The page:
Full Artist Line Up and Love, Peace & Hip-Hop Event Calendar for First Week of April Announced
Presented by Love, Peace & Hip Hop (LPHH), the City of Columbia, and WellCare Healthy Connections, “World Famous Hip-Hop Family Day,” now in its fifth year, brings a new name and logo to the annual festival while keeping LPHH as the parent organization, and later in 2017, a 501(c)3 non-profit organization that will encompass many events throughout the year.
Kid ‘N Play will headline the 2017 “World Famous Hip-Hop Family Day” in Downtown Columbia on Saturday, April 8, 2017 at Main and Laurel Streets along with three other national artists – Lil’ Ru, Big Bub and Positive K. Rounding out the line up is Columbia’s own Cole Connor, the Dynamic Rockers B-Boy Dance Crew, the Charismatic Dance Troop, Grand Prize Winners From Last Year, DJ Prince Ice of The Big DM and Hot 103.9 and the winner of Hot 103.9’s Rock the Mic contest.
With positive, message-oriented music suitable for all ages, Kid ‘N Play’s most successful singles were 1989’s “Rollin’ with Kid ‘N Play,” “Funhouse” and “Ain’t Gonna Hurt Nobody.” Love, Peace & Hip-Hop (LPHH) founder FatRat Da Czar said, “This year’s headliner was a tough choice, but going into year five of the festival, we really wanted to focus on fun. Kid ‘N Play personify just that.”
Love, Peace & Hip-Hop will also host a week of events starting the week before the festival including a graffiti mural unveiling on Millwood Avenue, EdVenture Children’s Museum Kick-Off Party, Allen University’s Hip-Hop Studies Conference, a beat battle at New Brookland Tavern and LPHH Founder and regional hip-hop artist FatRat Da Czar’s book release of Da Cold Warrior and album re-release to commemorate the tenth anniversary of Da Cold War trilogy at Tapp’s Art Center. Please click here for full details of each event.
“World Famous Hip-Hop Family Day” brings the amazingly creative art form of hip-hop to Main Street through hands-on art exhibits, educational activities, live music, dance performances and more! The festival brings 10,000+ attendees of all ages and races to enjoy the best and brightest live performers, DJs, B-Boy dance crews, hip-hop visual artists and craft, fashion and food vendors. In addition to offering food, fun and music, Love, Peace & Hip-Hop annually donates all soft drink and water proceeds to two non-profit organizations that offer direct services to the community. This event was created to ensure that hip-hop, represented properly, can be the medium through which all ages and races can come together for a day of peace, love, unity and having fun – all to support our community.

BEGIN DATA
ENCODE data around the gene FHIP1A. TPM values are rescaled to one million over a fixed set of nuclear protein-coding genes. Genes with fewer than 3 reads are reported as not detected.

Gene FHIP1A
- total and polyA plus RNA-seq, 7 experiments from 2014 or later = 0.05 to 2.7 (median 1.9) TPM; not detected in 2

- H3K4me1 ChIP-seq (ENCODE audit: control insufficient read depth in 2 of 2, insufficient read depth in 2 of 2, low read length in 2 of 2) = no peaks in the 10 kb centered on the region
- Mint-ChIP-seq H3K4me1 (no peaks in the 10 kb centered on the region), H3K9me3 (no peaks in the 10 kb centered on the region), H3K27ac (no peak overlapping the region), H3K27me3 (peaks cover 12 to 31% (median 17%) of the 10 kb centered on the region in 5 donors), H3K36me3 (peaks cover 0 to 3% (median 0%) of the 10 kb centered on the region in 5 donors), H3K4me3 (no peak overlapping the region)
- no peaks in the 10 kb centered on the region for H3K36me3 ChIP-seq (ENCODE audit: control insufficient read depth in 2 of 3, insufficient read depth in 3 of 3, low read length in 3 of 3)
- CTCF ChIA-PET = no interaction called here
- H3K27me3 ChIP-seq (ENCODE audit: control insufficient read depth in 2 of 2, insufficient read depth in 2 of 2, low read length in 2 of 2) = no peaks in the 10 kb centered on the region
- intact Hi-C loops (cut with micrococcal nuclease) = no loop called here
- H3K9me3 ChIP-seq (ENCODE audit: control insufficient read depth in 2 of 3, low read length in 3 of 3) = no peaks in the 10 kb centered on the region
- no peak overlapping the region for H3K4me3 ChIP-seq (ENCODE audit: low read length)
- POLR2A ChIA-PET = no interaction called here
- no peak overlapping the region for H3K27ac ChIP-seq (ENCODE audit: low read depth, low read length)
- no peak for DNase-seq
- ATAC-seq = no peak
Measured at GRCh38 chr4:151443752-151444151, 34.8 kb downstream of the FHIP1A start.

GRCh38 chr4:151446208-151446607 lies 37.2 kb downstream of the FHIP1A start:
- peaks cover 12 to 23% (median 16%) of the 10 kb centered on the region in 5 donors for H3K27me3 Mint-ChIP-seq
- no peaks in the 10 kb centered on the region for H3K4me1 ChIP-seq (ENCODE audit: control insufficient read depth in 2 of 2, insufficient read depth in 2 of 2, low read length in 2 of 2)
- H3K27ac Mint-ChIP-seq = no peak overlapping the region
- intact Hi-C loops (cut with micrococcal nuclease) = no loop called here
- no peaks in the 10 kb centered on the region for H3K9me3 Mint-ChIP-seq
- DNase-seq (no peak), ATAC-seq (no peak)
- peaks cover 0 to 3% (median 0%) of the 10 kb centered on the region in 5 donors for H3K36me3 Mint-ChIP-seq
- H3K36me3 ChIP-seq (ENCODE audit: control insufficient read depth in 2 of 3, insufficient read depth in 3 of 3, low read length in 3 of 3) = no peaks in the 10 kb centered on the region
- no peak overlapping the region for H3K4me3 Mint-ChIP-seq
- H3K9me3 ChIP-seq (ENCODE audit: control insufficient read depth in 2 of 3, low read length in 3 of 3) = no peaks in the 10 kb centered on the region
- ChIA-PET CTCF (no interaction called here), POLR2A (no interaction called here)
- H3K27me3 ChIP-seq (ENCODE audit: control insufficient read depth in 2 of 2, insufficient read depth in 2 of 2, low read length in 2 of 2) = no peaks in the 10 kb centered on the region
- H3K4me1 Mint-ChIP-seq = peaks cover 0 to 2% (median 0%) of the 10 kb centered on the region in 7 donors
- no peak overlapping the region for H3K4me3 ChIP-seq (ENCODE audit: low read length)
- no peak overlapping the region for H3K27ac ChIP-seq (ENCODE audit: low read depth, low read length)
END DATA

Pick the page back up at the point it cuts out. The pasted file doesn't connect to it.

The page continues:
As the event continues to grow in size and scope, the planning for this year’s “World Famous Hip-Hop Family Day” is guided by a diverse advisory committee that boasts an inclusive array of local community representatives from the fields of business, education, healthcare, arts, entertainment, media, marketing, advertising, event planning and publishing. “Similar to how we unite spectators on [World Famous] Hip-Hop Family Day,” explained Czar, “I wanted to unite the city’s protectors and promoters of the culture by moving towards a committee system.”
In its fifth year, Love, Peace & Hip-Hop will extend its mission to provide support, through charity and awareness, to non-profit organizations that offer direct services to the community. This year, efforts are being expanded in education, economic development, art, family stability and healthcare – the latter of which is evidenced by the 2017 title sponsor WellCare of South Carolina. LPHH is proud to work with a healthcare company that manages care services for families, children, seniors and individuals with complex medical needs.
Serving as the title sponsor for “World Famous Hip-Hop Family Day” for the third year, WellCare of South Carolina will provide information on its Medicaid and Medicare benefits and help SC Healthy Connections members with recertification for Medicaid health care coverage. “We are honored to be the title sponsor of [World Famous] Hip-Hop Family Day, whose mission is to have the community come together for a day of peace and unity, which aligns with WellCare’s drive to support the health and well-being of our members, their families and communities at large,” said Kathy Warner, WellCare’s State President of South Carolina.
Love, Peace & Hip-Hop Presents “World Famous Hip-Hop Family Day”
- Date: Saturday, April 8, 2017
- Time: 11am-5pm
- Location: Main and Laurel Streets, Downtown Columbia